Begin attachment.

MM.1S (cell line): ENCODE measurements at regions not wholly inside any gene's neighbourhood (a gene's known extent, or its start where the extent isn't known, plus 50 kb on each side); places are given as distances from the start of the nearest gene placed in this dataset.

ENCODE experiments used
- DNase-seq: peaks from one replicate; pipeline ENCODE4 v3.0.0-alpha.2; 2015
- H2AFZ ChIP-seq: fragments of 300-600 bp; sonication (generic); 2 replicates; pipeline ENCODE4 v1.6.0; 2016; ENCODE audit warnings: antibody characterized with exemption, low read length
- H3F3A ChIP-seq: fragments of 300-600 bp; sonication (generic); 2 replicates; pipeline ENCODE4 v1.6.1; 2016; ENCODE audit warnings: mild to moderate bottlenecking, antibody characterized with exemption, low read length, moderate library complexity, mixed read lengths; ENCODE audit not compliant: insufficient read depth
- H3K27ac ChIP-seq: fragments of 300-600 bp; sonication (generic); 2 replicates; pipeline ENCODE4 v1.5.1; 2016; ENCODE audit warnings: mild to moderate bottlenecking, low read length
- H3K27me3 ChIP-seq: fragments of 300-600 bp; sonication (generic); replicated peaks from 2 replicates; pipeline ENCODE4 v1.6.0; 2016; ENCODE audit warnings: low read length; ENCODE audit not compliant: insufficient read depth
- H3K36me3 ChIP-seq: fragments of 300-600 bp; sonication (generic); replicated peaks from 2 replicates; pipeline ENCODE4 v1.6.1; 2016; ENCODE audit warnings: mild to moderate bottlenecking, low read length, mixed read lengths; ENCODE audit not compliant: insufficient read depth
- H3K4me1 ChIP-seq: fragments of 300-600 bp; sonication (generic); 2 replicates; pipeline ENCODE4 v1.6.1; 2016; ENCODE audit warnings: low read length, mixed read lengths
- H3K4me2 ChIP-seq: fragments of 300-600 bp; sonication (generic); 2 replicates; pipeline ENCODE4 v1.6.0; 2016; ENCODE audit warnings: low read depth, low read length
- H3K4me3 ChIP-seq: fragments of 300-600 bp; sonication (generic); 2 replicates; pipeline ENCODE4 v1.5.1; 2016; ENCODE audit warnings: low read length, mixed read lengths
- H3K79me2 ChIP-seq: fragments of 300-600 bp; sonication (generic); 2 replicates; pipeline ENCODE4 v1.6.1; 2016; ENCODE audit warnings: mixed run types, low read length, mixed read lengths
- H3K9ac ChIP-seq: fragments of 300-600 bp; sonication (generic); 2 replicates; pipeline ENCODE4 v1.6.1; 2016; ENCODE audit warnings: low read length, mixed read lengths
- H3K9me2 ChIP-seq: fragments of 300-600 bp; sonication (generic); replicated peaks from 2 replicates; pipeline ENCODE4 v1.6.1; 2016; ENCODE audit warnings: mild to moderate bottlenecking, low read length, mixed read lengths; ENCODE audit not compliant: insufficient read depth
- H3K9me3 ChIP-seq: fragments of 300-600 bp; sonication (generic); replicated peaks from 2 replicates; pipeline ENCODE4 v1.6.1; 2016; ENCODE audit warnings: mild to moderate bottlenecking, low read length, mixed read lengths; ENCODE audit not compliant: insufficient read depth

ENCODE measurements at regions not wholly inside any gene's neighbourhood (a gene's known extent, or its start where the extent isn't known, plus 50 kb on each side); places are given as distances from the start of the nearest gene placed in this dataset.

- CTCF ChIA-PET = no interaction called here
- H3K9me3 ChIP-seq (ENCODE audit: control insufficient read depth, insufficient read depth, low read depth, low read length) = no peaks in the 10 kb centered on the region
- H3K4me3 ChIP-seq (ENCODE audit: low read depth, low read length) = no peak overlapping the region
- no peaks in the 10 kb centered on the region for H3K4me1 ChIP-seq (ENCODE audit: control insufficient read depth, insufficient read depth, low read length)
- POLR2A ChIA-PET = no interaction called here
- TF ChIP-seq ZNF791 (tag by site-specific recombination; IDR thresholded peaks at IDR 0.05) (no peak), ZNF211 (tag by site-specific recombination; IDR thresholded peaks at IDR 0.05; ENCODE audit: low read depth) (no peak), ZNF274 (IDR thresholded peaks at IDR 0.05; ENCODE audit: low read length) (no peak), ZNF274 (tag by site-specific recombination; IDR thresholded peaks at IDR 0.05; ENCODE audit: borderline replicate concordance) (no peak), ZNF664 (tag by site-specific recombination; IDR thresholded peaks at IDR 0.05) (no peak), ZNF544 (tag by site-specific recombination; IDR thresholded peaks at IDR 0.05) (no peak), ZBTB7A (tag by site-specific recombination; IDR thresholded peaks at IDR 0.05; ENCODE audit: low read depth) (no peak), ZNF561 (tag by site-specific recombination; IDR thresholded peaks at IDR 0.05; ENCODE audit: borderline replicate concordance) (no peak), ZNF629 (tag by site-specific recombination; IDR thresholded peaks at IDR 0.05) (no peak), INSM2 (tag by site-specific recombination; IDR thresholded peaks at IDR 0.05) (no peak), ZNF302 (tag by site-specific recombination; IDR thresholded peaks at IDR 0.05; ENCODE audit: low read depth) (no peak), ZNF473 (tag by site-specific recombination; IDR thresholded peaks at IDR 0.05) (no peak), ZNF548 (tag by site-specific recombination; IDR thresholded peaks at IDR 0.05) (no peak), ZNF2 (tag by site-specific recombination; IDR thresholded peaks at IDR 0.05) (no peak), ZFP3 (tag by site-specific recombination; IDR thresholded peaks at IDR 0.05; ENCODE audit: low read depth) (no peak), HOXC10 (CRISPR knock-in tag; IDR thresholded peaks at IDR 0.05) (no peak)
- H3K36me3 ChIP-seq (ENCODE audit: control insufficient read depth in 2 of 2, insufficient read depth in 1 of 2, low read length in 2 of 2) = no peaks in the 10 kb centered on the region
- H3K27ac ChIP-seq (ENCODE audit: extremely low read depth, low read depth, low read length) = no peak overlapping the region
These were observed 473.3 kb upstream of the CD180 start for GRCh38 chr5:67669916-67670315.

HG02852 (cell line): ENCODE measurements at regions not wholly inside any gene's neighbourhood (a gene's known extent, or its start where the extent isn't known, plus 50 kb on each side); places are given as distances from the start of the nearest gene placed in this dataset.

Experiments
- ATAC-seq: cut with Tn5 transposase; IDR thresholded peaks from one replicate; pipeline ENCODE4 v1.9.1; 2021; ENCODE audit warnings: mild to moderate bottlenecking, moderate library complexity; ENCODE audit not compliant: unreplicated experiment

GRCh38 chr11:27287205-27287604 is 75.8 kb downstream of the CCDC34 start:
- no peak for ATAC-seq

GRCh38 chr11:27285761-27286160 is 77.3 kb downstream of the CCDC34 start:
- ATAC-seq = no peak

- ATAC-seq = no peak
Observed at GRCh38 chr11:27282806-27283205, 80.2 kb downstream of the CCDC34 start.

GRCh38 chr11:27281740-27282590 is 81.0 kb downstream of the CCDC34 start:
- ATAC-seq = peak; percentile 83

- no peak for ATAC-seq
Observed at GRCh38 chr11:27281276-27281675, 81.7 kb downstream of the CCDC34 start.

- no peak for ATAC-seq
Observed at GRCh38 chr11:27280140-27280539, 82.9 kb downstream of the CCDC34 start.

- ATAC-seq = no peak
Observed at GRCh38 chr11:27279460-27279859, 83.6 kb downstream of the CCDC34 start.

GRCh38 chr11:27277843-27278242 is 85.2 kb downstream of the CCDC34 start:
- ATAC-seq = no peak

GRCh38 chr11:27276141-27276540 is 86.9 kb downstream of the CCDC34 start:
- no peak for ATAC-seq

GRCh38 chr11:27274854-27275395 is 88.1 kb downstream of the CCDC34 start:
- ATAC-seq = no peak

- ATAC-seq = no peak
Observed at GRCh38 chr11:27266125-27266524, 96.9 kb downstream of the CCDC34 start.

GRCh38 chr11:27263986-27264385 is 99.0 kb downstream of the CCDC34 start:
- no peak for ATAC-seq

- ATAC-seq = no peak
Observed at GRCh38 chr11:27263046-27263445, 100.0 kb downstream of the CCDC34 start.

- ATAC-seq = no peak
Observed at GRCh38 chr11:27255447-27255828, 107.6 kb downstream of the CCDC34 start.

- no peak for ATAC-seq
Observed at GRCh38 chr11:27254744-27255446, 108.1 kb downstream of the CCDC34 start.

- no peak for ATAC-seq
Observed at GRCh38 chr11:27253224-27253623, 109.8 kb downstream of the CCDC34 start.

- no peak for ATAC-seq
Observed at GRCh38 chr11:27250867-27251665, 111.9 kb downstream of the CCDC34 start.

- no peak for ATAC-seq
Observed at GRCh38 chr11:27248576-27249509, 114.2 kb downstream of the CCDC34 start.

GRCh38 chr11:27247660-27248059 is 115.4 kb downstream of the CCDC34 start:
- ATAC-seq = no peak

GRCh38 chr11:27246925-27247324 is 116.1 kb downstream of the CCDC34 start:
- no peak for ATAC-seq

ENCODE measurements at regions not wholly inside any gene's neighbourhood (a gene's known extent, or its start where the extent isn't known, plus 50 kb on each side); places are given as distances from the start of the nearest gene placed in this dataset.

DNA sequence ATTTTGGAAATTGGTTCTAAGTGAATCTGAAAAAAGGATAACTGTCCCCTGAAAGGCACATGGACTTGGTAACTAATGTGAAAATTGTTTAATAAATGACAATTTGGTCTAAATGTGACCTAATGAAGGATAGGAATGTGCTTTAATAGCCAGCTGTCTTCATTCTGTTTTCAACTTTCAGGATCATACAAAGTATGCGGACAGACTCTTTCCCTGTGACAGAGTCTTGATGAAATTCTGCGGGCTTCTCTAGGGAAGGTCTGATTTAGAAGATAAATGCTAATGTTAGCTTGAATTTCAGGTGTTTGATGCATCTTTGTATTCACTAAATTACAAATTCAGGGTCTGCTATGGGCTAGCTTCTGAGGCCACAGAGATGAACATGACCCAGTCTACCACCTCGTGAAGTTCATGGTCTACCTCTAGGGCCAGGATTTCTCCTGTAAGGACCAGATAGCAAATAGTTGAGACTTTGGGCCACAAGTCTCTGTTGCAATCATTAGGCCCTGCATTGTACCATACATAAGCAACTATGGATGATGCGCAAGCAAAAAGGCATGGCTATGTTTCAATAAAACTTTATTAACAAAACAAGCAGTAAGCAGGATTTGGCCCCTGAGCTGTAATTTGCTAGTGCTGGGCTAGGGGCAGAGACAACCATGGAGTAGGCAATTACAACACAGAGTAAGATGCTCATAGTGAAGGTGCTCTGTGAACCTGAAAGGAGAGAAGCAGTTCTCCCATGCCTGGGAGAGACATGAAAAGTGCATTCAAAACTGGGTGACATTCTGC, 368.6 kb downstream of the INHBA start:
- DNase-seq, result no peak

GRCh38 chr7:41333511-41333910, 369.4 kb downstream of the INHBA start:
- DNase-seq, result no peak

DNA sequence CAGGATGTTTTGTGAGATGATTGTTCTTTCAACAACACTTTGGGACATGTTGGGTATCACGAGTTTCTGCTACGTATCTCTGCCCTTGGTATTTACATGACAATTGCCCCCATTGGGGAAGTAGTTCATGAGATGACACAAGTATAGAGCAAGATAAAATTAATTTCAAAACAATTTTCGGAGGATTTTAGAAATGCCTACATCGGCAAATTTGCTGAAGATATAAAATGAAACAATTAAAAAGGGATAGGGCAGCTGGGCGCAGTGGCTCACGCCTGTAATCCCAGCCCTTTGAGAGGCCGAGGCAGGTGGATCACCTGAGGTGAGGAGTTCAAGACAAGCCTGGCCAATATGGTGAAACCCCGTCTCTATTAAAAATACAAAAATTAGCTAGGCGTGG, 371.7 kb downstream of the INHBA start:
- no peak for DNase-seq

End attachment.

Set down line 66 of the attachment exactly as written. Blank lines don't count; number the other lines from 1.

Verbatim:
- ATAC-seq = no peak